Monday, August 10, 2015

The Slippery Gender Slope

I suppose it's old news now, since it happened like a week ago ("That's so six o'clock yesterday!"), but you still likely recall the story of the basketball team that was thrown out of a tournament when they played a girl, Kymora Johnson of Charlottesville,Virginia, on the team in violation of the rules.

If you forgot, didn't hear about it, or have learned not to rely on me for all the facts, you can read about it here.  But truth to tell, the details aren't all that important.

This is one of those "slippery slope" things.

Personally, I'm not really interested in this whole thing about putting girls on boys' teams.  Sure, I suppose the logistics of dressing rooms and the like can be handled, buy really, why go through all that?

Besides, in our accelerating gender-neutral society, locker rooms aren't really the point.  We have always treated the female as the "weaker sex", because they, well, are.  I don't think that's really to argue; certainly at the elite athlete level where people play professionally, you will not see women capable of competing with men.

Bobby Riggs, the tennis player, showed this quite well when even at age 55 he was still able to defeat Margaret Smith Court (bet you forgot that one!) and compete reasonably well with Billie Jean King, two female tennis pros still in their prime.  The female athletes competing in sports like football, the very few that they are, are pretty much kickers.

OK, we get it.  Men are taller, stronger and faster on the whole.  Whoopee.  Not the point.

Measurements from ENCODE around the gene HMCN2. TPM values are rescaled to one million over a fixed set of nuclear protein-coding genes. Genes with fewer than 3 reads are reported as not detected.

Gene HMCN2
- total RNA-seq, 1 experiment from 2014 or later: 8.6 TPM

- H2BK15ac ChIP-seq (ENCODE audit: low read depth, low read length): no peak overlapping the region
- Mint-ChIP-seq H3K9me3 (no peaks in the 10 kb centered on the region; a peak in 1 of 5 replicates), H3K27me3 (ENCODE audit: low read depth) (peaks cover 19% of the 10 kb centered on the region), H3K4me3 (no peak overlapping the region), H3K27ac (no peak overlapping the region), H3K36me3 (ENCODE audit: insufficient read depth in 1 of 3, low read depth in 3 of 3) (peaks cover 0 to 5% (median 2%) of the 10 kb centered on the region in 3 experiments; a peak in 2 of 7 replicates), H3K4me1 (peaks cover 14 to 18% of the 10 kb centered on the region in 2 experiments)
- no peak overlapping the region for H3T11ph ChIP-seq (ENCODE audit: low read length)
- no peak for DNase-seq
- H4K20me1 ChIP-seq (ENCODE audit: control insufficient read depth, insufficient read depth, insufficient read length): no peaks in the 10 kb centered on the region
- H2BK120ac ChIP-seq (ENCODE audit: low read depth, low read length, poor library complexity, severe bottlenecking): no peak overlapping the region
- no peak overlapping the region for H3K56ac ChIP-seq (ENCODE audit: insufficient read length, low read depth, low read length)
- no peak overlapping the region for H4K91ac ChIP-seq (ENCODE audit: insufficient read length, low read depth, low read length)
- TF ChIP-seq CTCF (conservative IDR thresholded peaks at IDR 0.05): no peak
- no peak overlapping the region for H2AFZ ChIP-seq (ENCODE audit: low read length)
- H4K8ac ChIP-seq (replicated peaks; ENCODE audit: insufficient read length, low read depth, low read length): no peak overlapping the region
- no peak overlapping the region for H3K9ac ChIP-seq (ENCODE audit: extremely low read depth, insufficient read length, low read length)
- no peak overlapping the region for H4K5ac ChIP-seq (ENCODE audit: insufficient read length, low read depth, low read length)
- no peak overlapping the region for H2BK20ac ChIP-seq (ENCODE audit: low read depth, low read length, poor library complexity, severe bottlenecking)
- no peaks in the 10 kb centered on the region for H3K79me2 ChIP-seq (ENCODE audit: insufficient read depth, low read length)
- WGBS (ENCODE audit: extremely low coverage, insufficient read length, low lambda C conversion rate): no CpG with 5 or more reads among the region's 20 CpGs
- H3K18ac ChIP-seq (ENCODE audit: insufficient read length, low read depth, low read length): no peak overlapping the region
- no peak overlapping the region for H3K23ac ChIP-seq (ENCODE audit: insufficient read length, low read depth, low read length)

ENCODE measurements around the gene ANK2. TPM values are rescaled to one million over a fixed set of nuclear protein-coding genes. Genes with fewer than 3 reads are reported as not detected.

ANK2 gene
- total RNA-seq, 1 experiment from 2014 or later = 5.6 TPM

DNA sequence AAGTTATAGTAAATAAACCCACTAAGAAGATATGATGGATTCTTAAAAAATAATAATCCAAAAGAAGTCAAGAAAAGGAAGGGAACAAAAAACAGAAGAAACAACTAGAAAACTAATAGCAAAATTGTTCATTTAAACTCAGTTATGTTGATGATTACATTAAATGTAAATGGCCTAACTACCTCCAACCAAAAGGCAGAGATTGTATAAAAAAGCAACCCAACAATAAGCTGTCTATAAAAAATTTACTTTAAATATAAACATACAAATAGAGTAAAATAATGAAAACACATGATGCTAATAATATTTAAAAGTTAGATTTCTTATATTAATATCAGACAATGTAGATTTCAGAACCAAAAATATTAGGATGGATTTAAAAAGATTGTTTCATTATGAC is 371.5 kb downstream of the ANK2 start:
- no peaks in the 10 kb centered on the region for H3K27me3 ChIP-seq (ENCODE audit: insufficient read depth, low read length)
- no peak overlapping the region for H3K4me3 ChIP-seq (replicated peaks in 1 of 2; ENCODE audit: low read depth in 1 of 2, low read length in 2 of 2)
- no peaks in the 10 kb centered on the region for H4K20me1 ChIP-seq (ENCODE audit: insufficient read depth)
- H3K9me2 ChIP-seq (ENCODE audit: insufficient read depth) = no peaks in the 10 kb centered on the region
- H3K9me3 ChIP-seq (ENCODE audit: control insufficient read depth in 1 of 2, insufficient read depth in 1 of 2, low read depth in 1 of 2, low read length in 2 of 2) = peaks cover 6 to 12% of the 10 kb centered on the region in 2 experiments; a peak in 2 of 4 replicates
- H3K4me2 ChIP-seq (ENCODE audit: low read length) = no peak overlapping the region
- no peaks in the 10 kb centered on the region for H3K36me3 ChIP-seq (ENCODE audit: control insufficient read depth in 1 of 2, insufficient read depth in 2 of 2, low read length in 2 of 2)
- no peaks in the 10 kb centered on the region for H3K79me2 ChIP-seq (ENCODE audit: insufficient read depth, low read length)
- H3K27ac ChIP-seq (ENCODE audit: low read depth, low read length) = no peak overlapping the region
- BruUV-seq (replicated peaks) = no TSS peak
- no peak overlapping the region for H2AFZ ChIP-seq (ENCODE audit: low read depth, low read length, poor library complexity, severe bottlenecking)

No, this is the point:  If it is OK for  Kymora Johnson of Charlottesville, Virginia to play on a boys team, then why is it not equally OK for, say, Kevin Johnson of Charlottesville, Virginia to play on a girls team?

Now, I don't want the mythical Kevin Johnson to play on a girls team, mind you.  But whatever set of moral standards is supposed to apply to distinguish the two cases, without recognizing within it what the left doesn't want to say -- that males are stronger (and, therefore, different)?  Follow what I'm saying -- if you are to advocate that it is OK for a girl to play on a boys team but not the other way around, then you have to define that there is a difference between genders -- and live within that definition in things that have nothing to do with sports.

Further -- we now have this all-encompassing leftist mindset that gender is some kind of "choice."  We can discuss that at length elsewhere.  We can debate whether someone with an X and a Y chromosome but thinks they are female is normal, or whether they're in need of medical and psychological treatment (for the record -- I do not in any way regard such people as "bad" or "evil" or "sinful" in any way and would resent any such characterization of my views that suggests that).

So at what point is the old East German joke about their Olympic female athletes being males now the American reality?  If, say, the International Olympic Committee decides to be just as gender-neutral in attitude as the White House and The View and the State of California and the Kardashians, what happens when a healthy male athlete who says in a deep bass voice "I'm a woman" decides to compete on his country's women's team?

Is it OK for a girl to play on a boys basketball team but not the other way around?  If not, then why not?  And if there is a difference, and if there is some acceptable moral defining difference between the sexes that needs to get into our moral code, then how far is that difference allowed to go?

I fear this is simply one of those cases were the left wants to have it both ways.  "Oh, how wonderful that a girl is good enough to play on a boys team, oh, oh, oh."  Sure, that's great.  How wonderful will it be when the boy that's twice the athlete his female peers is -- or is no better at all -- says he's a girl and thus wants to play on the girls team?

For God's sake, will someone please just once look at the unintended consequences of decisions before they're made?  Because as Congress can tell you, there are always unintended consequences, and they will come back and bite you.

And where they bite you doesn't depend on your gender.

 Copyright 2015 by Robert Sutton
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